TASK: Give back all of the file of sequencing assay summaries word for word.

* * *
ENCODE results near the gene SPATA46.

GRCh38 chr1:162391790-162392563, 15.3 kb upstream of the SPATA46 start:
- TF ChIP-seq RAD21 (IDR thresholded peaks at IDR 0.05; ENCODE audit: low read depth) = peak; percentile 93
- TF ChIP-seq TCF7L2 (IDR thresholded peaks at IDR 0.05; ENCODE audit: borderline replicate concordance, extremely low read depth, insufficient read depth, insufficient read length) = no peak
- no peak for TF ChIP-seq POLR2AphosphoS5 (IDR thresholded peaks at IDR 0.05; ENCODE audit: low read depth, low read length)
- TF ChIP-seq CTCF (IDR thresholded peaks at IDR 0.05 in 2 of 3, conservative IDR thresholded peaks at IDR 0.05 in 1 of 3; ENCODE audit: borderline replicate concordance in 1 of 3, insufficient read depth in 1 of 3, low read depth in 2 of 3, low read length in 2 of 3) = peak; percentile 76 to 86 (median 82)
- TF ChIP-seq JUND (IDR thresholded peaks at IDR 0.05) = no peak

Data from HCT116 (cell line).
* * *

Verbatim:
ENCODE results near the gene SPATA46.

GRCh38 chr1:162391790-162392563, 15.3 kb upstream of the SPATA46 start:
- TF ChIP-seq RAD21 (IDR thresholded peaks at IDR 0.05; ENCODE audit: low read depth) = peak; percentile 93
- TF ChIP-seq TCF7L2 (IDR thresholded peaks at IDR 0.05; ENCODE audit: borderline replicate concordance, extremely low read depth, insufficient read depth, insufficient read length) = no peak
- no peak for TF ChIP-seq POLR2AphosphoS5 (IDR thresholded peaks at IDR 0.05; ENCODE audit: low read depth, low read length)
- TF ChIP-seq CTCF (IDR thresholded peaks at IDR 0.05 in 2 of 3, conservative IDR thresholded peaks at IDR 0.05 in 1 of 3; ENCODE audit: borderline replicate concordance in 1 of 3, insufficient read depth in 1 of 3, low read depth in 2 of 3, low read length in 2 of 3) = peak; percentile 76 to 86 (median 82)
- TF ChIP-seq JUND (IDR thresholded peaks at IDR 0.05) = no peak

Data from HCT116 (cell line).